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This article was published 15/9/2009 (3709 days ago), so information in it may no longer be current.
Newly-appointed human-rights museum head Stuart Murray says his experience in business and politics makes up for his lack of direct human rights experience.
Ottawa confirmed Murray’s appointment today as the first chief executive officer of the Canadian Museum of Human Rights to be built at The Forks.
Murray said he will look to his team of senior staff to help him navigate what many expect will be frequent controversies that erupt over exhibits and programs.
"This is going to be a conglomerate effort," he said.
Murray, who left politics in 2006, is currently the CEO of the St. Boniface Hospital Research Foundation.
The search for the CEO began about 12 months ago, shortly after the board of directors was named in late August 2008. Patrick O'Reilly was hired as the museum's chief operating officer in October 2008.
The CEO position is classified by Ottawa as a CEO level 3 which has a salary range of $167,300 to $196,900. It is the same level position as the heads of the Canadian Museum of Nature, the National Gallery of Canada and the National Museum of Science and Technology.
Ottawa has approved an annual operating budget of $21.7 million. The museum's board has been negotiating with the different levels of government to help cover an expected $9-million annual payment to the city of Winnipeg in lieu of taxes.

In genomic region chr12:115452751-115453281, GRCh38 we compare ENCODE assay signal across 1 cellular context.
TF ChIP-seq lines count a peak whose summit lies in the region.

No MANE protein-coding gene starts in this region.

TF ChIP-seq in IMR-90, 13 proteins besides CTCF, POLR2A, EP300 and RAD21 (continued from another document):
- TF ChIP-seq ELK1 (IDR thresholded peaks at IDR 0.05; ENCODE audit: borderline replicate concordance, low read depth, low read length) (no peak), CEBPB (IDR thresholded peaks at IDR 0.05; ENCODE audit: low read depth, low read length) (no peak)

The museum is a Crown corporation and the first new national museum in Canada in 40 years. It is the first national museum to be located outside of the Ottawa region.
Construction is underway and the doors are to open in spring 2012.
Murray has a diverse resume with experience in politics, the arts and business. Among his former jobs are road manager for the rock band Blood Sweat and Tears, media director for the Canadian Opera Company and CEO of Domo Gasoline.
In 1999, he chaired the World Junior Hockey Championship in Winnipeg.
He also spent a couple of years in the 1980s organizing former prime minister Brian Mulroney's travel tours.
In 2000, he was acclaimed as the Manitoba Progressive Conservative leader, replacing longtime premier Gary Filmon.
Murray's years on Broadway were tumultuous at best. He was a rookie politician tapped to head a party deeply fractured after its 1999 election defeat and the burden of the vote-rigging scandal as well as broke thanks to new fundraising rules that eliminated the party's reliance on corporate donors.
Murray stepped down as leader in November 2005 after a leadership review resulted in just 55 per cent support from his party.
He resigned as the MLA for Kirkfield Park in September 2006 to take the job at the hospital foundation.
The appointment of Murray's one-time rival, Gary Doer, as the next Canadian ambassador to the United States has raised eyebrows within Conservative circles because of Doer's NDP affiliation. Some felt the government should also find soft landings for loyal Conservatives such as Murray and Gary Filmon.
Murray was reportedly in the running for the Manitoba Senate vacancy that went to Conservative party president Don Plett.
Updated on Tuesday, September 15, 2009 at 1:37 PM CDT: Adds background
2:16 PM: Adds comment from Stuart Murray.